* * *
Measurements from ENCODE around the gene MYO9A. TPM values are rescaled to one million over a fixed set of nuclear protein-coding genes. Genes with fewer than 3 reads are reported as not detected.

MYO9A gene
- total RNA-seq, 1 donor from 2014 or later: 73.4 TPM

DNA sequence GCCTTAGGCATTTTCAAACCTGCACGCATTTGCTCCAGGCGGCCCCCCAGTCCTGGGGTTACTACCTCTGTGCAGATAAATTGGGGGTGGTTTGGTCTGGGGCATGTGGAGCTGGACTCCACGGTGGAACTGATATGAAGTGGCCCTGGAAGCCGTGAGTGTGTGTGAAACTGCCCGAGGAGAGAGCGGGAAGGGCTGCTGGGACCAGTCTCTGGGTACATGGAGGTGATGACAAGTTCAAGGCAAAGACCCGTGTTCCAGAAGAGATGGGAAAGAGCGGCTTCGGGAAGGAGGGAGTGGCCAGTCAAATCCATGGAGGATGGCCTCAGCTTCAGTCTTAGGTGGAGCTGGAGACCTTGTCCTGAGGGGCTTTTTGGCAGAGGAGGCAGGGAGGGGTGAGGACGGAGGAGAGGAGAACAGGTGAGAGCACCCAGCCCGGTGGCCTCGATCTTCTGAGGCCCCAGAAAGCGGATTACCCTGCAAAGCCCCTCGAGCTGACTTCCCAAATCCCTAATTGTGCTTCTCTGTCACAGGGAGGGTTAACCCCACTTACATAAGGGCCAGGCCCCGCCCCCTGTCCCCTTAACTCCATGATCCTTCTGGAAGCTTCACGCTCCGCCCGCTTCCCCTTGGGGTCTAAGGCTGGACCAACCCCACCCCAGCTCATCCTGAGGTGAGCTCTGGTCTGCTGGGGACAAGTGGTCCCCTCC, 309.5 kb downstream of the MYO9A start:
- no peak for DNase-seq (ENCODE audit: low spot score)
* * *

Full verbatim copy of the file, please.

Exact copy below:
Measurements from ENCODE around the gene MYO9A. TPM values are rescaled to one million over a fixed set of nuclear protein-coding genes. Genes with fewer than 3 reads are reported as not detected.

MYO9A gene
- total RNA-seq, 1 donor from 2014 or later: 73.4 TPM

DNA sequence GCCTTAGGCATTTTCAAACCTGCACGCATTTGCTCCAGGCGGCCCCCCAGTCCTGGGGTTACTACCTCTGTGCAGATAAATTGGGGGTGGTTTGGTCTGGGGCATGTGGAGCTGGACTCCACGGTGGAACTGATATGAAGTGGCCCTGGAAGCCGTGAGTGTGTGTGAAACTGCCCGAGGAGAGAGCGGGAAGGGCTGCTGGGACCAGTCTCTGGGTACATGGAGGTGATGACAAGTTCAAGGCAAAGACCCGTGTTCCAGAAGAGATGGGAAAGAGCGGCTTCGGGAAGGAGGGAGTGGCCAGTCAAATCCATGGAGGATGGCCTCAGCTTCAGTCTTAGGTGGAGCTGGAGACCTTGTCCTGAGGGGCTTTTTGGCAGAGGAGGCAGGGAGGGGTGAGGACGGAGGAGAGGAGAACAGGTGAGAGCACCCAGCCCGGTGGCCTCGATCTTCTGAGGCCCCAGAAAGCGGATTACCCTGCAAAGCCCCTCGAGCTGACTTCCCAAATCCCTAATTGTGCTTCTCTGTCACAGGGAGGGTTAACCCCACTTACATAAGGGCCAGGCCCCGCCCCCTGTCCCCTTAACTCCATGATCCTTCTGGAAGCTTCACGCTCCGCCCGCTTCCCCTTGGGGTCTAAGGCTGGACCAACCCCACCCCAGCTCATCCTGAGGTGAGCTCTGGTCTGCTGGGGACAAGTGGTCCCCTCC, 309.5 kb downstream of the MYO9A start:
- no peak for DNase-seq (ENCODE audit: low spot score)